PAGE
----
As expected, there was a time main effect for blood lactate (p < 0.05), with no differences between sugar-free Red Bull and placebo (Red Bull: pre-exercise 3.0 ± 2.0, post-exercise 8.6 ± 2.6, 3 minutes post-exercise 9.1 ± 3.2, 6 minutes post-exercise 7.4 ± 2.6 mmol/L; placebo: pre-exercise 3.0 ± 2.1, post-exercise 8.4 ± 2.6, 3 minutes post-exercise 9.3 ± 3.5, 6 minutes post-exercise 7.3 ± 3.5 mmol/L).
This is the first study to examine the effects of sugar-free Red Bull energy drink on high-intensity run time-to-exhaustion in young healthy adults. Results showed no significant difference in time-to-exhaustion between groups (Figure 1). One possible reason for not finding an effect from sugar-free Red Bull may be due to the lack of carbohydrates in the treatment solution, as a number of studies have shown an ergogenic effect when combining caffeine with carbohydrates (10,26,32). For example, in examining the effects of caffeine (0, 150, 225, 320 mg/L) and carbohydrate (68.8 g/L) containing solutions on exercise performance, Kovacs et al. (26) found that the combination of caffeine and carbohydrates significantly improved cycling exercise performance in young male athletes. Furthermore, the ingestion of a commercially available caffeinated, carbohydrate-containing soft drink (i.e., Coke) improved cycling exercise performance by 3.3% over a carbohydrate-containing solution in young trained male athletes (cyclists, triathletes; (10)). In 2 previous studies investigating the effects of regular Red Bull (i.e., caffeine and carbohydrates) energy drink on exercise performance, it was shown that bench press muscle endurance (defined as the total number of repetitions over 3 sets; (16)) and maximum cycling velocity (65-76% heart rate maximum (1)) increased when Red Bull was consumed compared with a noncaffeinated, carbohydrate-containing placebo (16). Although it is difficult to compare the results across studies, it appears that the ergogenic effects of commercially available soft drinks and energy drinks may only be observed when the treatment contains both caffeine and carbohydrates.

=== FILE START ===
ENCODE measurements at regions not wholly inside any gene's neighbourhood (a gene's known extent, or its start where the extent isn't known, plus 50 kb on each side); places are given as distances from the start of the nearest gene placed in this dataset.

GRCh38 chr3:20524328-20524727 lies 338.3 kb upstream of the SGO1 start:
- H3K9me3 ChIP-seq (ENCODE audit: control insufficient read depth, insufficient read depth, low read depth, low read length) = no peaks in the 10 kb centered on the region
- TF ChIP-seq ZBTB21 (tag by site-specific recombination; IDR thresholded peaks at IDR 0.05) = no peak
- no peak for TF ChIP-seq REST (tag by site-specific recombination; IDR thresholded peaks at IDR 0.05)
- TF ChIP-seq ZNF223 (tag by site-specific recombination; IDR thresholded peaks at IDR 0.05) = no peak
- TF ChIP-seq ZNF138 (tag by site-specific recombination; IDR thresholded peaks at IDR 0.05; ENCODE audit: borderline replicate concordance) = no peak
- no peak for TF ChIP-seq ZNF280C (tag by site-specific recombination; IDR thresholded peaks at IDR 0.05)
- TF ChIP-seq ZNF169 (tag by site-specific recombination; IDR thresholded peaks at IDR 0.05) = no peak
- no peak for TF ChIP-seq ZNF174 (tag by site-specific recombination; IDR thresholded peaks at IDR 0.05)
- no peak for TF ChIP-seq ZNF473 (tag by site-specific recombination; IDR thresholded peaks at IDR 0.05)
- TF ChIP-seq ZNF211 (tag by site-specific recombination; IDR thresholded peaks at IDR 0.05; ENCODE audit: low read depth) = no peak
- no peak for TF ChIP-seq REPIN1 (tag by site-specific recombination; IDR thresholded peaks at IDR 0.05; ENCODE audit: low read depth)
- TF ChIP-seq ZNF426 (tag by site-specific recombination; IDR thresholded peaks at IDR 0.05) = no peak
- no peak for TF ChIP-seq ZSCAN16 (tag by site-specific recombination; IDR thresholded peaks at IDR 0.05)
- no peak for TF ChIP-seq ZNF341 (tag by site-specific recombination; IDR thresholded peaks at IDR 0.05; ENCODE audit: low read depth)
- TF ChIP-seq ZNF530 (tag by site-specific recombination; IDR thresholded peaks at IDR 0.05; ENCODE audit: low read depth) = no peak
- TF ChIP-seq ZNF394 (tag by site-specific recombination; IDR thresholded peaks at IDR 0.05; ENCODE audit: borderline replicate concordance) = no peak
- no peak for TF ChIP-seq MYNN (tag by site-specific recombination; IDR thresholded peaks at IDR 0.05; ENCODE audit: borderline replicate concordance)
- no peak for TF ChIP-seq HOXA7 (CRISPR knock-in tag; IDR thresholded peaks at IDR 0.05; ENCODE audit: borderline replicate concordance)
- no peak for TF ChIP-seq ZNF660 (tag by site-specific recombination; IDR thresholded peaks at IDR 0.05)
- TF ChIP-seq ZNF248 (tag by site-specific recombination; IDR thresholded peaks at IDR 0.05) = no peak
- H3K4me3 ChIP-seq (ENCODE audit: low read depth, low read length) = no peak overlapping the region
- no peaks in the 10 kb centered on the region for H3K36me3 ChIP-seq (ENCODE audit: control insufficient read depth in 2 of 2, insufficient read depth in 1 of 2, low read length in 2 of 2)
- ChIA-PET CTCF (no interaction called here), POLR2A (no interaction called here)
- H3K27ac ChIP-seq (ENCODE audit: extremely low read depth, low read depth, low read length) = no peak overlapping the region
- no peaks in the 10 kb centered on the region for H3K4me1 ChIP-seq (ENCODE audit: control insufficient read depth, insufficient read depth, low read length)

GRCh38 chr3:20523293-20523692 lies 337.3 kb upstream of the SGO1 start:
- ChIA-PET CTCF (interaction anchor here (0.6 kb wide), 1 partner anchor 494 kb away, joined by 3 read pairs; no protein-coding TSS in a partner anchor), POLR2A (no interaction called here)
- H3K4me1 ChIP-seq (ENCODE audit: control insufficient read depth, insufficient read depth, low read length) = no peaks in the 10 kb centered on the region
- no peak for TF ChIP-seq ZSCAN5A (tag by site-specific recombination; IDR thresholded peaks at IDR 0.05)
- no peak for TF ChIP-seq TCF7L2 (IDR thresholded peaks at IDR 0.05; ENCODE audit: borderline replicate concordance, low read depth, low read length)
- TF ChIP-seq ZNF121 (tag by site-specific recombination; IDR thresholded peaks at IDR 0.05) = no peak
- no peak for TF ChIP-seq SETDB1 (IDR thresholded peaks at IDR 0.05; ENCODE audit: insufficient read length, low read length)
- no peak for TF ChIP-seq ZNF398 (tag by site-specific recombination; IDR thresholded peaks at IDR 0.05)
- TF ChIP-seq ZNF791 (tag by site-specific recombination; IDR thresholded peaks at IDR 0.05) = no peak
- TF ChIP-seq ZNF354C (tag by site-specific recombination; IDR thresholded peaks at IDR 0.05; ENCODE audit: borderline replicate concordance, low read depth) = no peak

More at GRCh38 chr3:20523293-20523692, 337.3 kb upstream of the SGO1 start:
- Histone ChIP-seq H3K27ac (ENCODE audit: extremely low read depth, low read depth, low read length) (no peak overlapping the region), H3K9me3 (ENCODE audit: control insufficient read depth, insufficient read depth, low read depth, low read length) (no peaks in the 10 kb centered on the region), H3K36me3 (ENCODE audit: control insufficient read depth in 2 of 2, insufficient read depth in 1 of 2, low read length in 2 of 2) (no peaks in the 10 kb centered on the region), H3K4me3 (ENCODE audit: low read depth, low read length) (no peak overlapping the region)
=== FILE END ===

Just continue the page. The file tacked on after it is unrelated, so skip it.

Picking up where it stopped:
Another possible reason for not finding an effect from sugar-free Red Bull energy drink in the present study may involve the caffeine dose used. We chose the caffeine dose of 2 mg·kg− 1 because this dose has previously been used to improve exercise performance (5,10,23,26), and specifically this dose of caffeine in Red Bull supplementation increased upper-body muscle endurance in young adults (16). Caffeine has been theorized to have a beneficial effect on aerobic exercise performance by acting as an adenosine receptor antagonist (11), increasing calcium release and uptake from the sarcoplasmic reticulum (28), and enhancing plasma epinephrine concentrations (30). Based on the results of the present study, these potential mechanistic actions of caffeine during high-intensity run time-to-exhaustion may only be observed when larger doses of caffeine are administered. For example, Graham and Spriet (19) showed that caffeine supplementation (3 and 6 mg·kg− 1) consumed 60 minutes before running at 85% o2max significantly improved run time-to-exhaustion (increases of 22 ± 9 and 22 ± 7%, respectively) over the placebo time (49.4 ± 4.2 minutes). In addition, caffeine ingestion (6 mg·kg− 1) 90 minutes before cycling exercise at 80% o2max increased exercise time-to-exhaustion compared with placebo (caffeine: 41.2 ± 4.8 minutes, placebo: 32.6 ± 3.4 minutes) (18). These findings across studies indirectly suggest that a caffeine dose of ≥3 mg·kg− 1 may be necessary to increase high-intensity endurance exercise performance, whereas a lower dose of caffeine (∼2 mg·kg− 1) may be effective for increasing upper-body muscle endurance (16), strength (5) and moderate-intensity endurance exercise performance (10,26). These results may have application for the design of effective caffeine strategies for athletes and exercising individuals to increase exercise performance of various modalities.